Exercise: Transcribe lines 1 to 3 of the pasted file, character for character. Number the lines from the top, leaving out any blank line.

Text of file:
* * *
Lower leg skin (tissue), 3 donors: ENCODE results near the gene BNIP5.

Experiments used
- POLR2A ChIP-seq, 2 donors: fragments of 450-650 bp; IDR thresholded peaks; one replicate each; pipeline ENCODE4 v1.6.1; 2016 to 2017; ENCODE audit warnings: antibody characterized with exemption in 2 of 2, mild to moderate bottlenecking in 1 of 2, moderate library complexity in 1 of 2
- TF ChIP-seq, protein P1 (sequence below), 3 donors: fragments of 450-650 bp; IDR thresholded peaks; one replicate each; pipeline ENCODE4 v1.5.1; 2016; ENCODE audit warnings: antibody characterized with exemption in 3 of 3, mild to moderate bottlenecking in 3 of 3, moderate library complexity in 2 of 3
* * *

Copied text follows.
Lower leg skin (tissue), 3 donors: ENCODE results near the gene BNIP5.

Experiments used
- POLR2A ChIP-seq, 2 donors: fragments of 450-650 bp; IDR thresholded peaks; one replicate each; pipeline ENCODE4 v1.6.1; 2016 to 2017; ENCODE audit warnings: antibody characterized with exemption in 2 of 2, mild to moderate bottlenecking in 1 of 2, moderate library complexity in 1 of 2